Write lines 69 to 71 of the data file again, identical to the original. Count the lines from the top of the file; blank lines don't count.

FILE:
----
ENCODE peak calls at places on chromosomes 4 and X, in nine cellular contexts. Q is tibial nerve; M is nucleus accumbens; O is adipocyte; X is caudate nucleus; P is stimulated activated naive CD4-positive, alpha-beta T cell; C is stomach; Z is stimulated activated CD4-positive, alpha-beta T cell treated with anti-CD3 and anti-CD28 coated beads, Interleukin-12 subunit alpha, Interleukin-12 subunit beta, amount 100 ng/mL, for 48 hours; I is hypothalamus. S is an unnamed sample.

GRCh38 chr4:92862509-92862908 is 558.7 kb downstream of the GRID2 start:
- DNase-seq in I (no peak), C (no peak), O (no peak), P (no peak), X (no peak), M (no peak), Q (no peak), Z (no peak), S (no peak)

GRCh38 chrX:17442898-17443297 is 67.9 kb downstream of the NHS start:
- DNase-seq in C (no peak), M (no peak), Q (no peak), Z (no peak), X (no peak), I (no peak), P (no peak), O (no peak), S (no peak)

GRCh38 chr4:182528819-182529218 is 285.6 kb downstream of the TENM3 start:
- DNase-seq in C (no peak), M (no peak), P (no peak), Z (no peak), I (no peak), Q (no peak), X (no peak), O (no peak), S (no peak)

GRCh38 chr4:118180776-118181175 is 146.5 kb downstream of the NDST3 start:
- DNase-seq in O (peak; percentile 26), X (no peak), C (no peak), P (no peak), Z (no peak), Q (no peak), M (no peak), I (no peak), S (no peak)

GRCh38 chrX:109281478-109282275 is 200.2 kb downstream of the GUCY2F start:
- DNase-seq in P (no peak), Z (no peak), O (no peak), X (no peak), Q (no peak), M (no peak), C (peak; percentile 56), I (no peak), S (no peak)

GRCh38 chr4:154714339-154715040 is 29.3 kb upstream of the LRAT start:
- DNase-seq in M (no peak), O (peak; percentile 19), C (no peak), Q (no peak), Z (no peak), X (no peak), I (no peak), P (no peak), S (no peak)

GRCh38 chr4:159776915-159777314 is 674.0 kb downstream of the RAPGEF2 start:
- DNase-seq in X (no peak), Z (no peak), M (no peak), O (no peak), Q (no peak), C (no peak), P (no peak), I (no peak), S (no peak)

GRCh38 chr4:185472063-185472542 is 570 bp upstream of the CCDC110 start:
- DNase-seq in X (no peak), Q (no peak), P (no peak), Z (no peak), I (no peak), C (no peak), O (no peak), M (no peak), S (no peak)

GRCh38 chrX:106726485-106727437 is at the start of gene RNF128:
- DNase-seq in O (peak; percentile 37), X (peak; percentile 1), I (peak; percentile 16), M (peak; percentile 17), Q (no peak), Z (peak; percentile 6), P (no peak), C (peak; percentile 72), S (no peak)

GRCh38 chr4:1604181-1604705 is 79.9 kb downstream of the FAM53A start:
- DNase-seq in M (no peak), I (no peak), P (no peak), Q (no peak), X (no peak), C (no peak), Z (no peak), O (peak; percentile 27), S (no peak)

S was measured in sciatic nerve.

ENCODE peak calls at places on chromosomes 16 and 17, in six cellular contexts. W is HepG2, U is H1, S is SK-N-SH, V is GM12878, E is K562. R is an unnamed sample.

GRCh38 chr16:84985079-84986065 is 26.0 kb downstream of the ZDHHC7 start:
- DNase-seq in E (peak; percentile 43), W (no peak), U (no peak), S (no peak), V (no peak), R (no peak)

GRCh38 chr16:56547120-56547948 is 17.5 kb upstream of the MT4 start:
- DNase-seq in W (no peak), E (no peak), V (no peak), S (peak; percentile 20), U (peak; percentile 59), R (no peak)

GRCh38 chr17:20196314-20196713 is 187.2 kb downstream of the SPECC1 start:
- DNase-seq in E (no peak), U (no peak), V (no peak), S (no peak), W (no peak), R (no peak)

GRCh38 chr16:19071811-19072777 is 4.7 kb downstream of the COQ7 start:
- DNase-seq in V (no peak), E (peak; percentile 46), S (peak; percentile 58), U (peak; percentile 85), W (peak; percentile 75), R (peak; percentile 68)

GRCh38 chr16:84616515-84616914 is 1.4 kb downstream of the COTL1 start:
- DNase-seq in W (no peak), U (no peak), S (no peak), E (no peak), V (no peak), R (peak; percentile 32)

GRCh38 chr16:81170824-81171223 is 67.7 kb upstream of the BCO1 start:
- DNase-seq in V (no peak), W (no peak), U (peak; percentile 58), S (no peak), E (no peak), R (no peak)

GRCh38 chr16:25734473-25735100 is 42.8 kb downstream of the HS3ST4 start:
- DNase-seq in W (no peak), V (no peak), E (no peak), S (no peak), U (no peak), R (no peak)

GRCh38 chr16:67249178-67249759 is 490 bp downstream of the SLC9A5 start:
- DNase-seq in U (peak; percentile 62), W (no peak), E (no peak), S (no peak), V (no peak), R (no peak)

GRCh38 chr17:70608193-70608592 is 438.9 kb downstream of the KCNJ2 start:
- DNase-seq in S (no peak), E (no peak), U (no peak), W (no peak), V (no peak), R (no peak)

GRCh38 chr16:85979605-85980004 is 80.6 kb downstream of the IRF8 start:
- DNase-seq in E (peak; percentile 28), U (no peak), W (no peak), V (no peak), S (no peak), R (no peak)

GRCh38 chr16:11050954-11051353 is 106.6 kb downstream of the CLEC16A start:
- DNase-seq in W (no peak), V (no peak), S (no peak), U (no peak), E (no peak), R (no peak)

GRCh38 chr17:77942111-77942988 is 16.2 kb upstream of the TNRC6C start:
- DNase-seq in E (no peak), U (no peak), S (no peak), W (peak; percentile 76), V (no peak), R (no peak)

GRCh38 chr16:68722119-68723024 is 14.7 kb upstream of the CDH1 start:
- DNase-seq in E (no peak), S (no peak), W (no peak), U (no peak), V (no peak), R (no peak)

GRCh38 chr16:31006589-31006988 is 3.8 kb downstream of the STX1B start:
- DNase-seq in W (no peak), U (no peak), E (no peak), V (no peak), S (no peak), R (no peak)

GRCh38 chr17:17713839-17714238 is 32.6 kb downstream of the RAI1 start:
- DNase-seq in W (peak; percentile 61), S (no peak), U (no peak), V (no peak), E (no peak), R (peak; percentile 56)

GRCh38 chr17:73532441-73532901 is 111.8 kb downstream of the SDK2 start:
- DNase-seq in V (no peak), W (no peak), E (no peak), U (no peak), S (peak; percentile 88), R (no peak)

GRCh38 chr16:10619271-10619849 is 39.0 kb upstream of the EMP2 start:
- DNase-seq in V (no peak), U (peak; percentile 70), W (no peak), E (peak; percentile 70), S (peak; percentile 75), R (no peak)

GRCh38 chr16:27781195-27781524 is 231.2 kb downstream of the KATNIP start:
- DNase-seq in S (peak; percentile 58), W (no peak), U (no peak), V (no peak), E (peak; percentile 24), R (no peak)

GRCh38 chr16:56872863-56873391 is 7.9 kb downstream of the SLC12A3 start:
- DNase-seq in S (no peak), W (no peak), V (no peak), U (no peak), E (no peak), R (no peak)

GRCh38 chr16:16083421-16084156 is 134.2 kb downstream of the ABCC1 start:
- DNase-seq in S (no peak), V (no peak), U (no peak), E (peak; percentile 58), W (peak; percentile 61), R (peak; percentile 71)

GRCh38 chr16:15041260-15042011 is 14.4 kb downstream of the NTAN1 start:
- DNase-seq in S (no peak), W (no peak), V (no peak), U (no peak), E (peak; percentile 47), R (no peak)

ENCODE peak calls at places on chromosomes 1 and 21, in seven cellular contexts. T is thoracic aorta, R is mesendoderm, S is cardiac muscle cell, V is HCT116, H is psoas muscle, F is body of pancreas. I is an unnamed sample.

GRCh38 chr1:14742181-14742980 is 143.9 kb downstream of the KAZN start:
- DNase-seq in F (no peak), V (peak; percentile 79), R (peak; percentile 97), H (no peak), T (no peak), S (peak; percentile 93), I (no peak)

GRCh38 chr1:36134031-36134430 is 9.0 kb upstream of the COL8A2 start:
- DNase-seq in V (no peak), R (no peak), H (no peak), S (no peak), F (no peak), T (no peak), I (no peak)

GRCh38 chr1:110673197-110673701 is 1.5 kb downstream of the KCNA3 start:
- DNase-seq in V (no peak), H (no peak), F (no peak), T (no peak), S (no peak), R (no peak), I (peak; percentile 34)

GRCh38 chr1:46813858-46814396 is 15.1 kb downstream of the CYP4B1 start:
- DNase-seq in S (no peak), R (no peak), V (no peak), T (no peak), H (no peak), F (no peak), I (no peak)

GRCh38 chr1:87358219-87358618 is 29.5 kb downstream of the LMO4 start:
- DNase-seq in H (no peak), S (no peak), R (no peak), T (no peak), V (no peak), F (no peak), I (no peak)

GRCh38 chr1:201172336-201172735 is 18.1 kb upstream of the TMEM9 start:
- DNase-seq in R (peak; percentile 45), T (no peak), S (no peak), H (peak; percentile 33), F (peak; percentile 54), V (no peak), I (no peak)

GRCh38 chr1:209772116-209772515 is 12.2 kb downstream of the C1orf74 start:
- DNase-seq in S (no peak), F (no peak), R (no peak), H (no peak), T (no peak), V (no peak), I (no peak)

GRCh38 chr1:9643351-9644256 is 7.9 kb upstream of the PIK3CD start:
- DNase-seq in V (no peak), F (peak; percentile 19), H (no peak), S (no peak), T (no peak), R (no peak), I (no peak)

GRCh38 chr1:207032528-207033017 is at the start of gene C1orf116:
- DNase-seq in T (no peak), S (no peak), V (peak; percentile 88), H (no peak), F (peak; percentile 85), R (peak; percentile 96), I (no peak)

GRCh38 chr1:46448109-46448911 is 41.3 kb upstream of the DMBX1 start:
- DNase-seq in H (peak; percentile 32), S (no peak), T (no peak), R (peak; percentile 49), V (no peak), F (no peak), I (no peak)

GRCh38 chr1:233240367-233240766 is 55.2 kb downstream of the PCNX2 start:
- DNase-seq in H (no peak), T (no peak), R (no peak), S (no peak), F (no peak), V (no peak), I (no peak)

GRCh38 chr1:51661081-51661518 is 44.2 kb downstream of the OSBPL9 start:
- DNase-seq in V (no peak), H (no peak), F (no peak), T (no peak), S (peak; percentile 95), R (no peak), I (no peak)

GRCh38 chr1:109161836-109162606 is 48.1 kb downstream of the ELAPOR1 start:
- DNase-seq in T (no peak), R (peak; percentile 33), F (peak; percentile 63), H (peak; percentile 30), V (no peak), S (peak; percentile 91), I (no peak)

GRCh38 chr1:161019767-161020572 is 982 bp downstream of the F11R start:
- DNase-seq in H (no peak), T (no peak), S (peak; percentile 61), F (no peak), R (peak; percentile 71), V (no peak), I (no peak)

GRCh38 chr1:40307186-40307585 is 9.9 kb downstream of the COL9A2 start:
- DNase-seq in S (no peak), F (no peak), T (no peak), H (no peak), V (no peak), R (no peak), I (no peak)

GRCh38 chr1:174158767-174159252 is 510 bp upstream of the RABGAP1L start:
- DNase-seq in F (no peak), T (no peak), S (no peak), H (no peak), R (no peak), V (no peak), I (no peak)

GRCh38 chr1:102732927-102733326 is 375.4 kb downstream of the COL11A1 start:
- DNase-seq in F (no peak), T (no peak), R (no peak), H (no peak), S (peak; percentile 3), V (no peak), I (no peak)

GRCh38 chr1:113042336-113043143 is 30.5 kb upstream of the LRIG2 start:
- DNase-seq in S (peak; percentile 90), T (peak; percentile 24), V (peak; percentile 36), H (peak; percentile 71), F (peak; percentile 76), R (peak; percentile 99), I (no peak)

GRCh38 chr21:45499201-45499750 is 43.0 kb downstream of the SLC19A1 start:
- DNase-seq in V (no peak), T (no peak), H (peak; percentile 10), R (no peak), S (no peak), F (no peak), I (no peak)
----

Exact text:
GRCh38 chr1:36134031-36134430 is 9.0 kb upstream of the COL8A2 start:
- DNase-seq in V (no peak), R (no peak), H (no peak), S (no peak), F (no peak), T (no peak), I (no peak)

GRCh38 chr1:110673197-110673701 is 1.5 kb downstream of the KCNA3 start: